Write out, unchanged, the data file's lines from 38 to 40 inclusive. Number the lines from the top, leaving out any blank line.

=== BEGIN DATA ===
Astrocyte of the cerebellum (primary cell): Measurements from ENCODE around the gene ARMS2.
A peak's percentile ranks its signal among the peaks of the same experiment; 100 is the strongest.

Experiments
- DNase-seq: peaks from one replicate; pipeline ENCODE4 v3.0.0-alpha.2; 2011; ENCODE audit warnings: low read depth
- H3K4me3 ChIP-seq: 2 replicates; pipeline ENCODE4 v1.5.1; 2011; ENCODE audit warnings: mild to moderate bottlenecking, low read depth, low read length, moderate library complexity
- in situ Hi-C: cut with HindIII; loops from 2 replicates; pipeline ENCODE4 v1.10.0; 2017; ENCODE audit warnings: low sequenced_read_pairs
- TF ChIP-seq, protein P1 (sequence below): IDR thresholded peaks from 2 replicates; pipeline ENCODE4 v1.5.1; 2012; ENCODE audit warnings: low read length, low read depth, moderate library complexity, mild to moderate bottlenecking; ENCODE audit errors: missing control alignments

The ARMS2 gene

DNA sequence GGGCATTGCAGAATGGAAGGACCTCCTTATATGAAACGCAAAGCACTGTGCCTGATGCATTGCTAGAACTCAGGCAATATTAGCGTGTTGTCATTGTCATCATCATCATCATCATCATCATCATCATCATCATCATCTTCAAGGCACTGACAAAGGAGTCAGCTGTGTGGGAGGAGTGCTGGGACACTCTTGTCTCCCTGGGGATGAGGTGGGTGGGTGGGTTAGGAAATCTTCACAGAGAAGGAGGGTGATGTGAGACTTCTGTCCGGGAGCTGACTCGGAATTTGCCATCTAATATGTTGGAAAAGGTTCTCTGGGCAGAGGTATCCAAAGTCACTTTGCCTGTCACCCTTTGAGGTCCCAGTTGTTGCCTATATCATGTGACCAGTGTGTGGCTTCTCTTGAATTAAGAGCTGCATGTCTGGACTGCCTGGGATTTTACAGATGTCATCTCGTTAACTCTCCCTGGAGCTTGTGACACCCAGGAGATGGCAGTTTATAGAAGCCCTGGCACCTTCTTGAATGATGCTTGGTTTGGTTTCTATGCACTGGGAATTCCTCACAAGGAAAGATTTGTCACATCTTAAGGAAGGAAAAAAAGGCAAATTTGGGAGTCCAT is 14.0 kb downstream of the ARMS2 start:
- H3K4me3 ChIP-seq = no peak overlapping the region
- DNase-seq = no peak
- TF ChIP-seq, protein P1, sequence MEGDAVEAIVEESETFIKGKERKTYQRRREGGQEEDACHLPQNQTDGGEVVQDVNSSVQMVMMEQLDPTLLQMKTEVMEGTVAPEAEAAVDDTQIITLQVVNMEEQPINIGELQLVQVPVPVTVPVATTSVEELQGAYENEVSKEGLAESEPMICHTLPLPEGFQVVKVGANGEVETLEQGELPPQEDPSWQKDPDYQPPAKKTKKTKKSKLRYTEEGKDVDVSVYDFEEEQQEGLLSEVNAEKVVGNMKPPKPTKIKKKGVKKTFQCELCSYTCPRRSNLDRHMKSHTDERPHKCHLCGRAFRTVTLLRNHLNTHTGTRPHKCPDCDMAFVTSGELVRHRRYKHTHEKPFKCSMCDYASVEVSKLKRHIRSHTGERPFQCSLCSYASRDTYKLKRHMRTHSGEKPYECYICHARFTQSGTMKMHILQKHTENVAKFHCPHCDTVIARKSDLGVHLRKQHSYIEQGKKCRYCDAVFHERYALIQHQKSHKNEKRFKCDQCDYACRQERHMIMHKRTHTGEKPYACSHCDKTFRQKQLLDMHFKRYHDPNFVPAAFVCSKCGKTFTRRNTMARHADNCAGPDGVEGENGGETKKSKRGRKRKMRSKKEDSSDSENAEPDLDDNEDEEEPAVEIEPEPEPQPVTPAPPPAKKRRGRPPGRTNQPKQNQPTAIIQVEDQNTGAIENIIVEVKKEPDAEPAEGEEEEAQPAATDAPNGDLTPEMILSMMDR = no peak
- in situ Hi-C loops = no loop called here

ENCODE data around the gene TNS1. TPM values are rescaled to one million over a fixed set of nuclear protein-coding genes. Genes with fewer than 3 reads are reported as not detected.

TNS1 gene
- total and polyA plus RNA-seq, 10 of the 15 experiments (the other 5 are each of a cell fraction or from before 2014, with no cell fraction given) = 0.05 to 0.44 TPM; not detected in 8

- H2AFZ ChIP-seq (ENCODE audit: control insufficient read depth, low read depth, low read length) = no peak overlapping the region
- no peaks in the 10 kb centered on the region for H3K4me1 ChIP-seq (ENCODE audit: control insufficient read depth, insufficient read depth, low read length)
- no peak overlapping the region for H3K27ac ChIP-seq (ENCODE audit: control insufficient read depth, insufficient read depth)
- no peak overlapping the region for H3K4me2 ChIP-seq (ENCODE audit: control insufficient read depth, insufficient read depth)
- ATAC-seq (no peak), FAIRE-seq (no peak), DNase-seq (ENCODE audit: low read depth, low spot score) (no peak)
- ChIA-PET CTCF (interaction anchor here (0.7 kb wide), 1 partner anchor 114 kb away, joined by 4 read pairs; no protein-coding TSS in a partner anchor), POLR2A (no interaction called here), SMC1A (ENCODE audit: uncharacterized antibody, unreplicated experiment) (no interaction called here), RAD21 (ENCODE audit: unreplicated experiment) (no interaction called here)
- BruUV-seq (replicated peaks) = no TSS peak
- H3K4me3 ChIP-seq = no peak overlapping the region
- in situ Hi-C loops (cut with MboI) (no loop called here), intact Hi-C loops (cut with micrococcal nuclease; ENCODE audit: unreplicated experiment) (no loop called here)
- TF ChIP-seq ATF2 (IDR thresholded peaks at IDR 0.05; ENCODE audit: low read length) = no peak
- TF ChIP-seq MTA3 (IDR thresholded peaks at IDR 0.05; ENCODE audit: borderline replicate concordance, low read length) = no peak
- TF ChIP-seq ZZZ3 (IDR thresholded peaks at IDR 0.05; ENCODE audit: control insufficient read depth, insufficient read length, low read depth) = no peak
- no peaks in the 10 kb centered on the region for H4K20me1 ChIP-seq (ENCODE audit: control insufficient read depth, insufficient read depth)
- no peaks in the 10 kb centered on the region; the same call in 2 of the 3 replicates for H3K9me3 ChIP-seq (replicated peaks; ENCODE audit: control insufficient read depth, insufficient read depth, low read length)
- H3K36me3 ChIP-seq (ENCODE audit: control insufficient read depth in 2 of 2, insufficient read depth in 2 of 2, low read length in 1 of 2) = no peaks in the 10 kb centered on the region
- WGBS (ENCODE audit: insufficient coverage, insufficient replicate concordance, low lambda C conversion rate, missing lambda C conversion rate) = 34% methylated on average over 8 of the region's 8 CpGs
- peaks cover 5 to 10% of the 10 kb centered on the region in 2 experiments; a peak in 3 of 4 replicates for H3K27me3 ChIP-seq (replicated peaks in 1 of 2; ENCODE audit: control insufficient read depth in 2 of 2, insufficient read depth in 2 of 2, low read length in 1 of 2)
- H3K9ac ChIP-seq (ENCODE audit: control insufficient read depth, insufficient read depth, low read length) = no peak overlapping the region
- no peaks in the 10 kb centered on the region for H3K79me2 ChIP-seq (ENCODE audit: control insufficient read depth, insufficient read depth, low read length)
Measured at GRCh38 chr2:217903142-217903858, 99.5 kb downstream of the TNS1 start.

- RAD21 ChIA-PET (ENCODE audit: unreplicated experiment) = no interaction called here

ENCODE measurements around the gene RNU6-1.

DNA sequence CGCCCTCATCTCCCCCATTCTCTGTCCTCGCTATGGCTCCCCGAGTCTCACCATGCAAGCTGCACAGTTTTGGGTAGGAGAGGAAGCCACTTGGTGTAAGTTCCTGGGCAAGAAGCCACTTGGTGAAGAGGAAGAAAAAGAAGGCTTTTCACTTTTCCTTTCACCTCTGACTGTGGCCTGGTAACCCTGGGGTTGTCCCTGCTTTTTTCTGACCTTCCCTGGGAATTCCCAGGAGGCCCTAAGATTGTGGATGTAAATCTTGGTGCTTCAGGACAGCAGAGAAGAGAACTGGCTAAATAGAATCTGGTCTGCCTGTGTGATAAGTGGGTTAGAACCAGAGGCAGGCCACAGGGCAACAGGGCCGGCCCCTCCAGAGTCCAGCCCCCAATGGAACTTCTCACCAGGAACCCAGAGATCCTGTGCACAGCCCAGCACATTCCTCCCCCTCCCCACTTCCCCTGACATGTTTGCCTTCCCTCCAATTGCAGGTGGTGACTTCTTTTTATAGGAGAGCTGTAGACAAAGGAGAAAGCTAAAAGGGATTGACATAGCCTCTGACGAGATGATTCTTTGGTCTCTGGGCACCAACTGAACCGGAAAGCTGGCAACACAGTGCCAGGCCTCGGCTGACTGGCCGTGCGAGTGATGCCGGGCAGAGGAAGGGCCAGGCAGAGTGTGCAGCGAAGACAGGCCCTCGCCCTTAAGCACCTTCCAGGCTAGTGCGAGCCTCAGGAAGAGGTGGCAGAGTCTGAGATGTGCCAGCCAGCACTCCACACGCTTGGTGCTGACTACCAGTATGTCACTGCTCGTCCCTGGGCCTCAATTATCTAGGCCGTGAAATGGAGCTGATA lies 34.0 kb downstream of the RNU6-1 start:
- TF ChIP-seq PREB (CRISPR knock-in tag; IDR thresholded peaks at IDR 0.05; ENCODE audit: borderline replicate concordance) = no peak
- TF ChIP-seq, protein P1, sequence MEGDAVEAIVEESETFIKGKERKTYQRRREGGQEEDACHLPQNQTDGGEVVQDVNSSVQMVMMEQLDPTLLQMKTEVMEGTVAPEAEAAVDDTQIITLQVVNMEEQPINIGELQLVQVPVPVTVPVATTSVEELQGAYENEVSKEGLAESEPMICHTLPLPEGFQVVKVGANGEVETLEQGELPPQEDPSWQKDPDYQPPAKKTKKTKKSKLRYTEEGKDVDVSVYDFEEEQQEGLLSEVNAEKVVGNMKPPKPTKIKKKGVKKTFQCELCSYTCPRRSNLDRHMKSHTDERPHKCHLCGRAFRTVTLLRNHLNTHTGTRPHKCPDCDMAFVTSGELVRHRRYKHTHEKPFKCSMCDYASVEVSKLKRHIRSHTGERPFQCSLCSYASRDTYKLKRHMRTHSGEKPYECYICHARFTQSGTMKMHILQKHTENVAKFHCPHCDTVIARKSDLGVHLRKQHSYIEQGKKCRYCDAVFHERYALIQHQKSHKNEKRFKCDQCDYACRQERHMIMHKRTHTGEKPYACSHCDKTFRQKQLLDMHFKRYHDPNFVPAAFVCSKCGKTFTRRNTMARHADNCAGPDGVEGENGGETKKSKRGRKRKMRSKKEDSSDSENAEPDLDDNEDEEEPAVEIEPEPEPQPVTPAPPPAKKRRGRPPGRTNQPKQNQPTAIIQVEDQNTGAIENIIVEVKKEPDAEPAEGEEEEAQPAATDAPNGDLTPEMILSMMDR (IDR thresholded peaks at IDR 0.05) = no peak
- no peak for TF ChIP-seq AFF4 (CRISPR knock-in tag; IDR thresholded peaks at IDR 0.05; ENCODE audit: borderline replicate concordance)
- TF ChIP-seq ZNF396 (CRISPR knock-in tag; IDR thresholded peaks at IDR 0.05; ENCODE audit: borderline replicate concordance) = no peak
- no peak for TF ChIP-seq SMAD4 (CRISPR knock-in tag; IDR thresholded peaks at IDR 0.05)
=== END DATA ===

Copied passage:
ENCODE measurements around the gene RNU6-1.

DNA sequence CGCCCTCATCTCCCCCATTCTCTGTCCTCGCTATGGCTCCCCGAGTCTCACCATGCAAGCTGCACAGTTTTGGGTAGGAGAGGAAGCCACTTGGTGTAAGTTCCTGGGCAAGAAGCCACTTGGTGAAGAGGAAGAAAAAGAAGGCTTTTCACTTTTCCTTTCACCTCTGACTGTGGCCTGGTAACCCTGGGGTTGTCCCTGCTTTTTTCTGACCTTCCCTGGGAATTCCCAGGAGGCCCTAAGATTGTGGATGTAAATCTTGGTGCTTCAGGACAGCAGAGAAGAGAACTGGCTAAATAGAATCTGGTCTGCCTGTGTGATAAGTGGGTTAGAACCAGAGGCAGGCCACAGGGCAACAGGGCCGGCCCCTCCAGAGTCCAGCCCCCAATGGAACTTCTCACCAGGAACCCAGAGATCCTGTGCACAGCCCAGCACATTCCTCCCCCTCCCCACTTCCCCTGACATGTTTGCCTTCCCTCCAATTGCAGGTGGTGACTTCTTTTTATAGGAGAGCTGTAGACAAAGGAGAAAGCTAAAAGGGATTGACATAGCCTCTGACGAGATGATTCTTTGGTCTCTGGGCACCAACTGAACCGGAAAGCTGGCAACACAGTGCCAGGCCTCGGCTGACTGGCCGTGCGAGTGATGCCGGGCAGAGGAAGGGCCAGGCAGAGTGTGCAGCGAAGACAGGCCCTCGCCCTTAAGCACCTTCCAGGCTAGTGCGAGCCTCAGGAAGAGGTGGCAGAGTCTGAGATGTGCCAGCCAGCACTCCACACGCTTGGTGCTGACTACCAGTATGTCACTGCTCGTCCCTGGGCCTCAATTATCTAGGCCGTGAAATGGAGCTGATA lies 34.0 kb downstream of the RNU6-1 start:
- TF ChIP-seq PREB (CRISPR knock-in tag; IDR thresholded peaks at IDR 0.05; ENCODE audit: borderline replicate concordance) = no peak